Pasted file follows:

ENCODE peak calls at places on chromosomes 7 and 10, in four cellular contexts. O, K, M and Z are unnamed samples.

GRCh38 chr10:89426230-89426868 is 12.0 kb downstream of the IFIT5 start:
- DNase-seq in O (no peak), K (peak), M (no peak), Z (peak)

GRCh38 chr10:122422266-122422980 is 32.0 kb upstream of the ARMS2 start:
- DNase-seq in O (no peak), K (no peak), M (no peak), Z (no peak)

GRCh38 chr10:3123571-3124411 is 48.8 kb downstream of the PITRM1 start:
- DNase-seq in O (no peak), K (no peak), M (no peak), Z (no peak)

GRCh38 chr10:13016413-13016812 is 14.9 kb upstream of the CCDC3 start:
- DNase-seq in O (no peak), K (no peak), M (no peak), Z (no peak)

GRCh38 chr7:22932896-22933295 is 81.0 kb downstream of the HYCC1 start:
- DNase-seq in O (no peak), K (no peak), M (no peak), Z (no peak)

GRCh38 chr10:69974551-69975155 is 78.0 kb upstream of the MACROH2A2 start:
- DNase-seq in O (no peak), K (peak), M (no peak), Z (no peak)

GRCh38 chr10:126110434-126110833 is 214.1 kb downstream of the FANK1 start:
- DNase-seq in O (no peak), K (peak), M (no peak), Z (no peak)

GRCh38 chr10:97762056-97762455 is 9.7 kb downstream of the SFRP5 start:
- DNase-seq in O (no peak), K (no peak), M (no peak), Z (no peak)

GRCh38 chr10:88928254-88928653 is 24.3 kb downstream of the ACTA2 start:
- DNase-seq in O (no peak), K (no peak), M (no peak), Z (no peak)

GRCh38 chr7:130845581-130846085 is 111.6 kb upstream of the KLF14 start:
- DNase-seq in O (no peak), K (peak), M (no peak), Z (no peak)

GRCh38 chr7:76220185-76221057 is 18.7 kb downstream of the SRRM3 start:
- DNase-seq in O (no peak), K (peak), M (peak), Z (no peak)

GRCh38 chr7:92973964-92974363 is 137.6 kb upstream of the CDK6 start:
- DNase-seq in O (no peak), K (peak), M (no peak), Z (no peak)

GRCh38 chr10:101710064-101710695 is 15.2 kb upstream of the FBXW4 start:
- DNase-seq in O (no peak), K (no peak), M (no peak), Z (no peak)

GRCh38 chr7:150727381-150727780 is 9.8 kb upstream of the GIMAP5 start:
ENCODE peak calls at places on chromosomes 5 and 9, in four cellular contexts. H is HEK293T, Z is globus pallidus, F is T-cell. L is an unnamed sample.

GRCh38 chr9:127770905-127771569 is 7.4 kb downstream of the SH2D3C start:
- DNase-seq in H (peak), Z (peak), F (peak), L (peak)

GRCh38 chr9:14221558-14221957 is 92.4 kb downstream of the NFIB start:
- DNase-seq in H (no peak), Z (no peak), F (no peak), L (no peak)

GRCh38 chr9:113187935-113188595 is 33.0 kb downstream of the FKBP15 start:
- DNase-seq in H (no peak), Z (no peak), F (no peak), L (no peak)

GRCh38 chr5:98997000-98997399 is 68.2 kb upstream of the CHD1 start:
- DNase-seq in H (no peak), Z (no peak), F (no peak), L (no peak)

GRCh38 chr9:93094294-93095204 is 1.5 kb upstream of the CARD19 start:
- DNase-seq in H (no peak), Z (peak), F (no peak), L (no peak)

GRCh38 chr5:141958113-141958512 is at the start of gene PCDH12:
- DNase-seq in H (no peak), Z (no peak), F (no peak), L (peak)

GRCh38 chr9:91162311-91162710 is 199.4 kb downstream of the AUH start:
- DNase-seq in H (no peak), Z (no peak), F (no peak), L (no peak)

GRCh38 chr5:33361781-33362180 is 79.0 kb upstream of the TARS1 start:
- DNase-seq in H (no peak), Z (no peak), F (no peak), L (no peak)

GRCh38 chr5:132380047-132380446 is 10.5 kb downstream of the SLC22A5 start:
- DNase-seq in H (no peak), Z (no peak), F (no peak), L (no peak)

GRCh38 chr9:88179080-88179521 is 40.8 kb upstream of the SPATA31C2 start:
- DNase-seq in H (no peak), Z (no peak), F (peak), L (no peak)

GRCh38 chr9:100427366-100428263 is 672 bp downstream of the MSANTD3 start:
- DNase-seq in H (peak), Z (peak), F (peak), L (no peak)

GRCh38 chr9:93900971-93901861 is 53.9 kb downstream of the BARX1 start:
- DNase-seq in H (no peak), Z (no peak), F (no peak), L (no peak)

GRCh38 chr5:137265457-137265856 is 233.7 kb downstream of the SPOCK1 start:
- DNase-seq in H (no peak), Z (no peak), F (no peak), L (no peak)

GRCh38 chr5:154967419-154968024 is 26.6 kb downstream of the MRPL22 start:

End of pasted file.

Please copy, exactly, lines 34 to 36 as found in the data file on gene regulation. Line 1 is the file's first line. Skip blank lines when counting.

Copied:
GRCh38 chr9:113187935-113188595 is 33.0 kb downstream of the FKBP15 start:
- DNase-seq in H (no peak), Z (no peak), F (no peak), L (no peak)

GRCh38 chr5:98997000-98997399 is 68.2 kb upstream of the CHD1 start: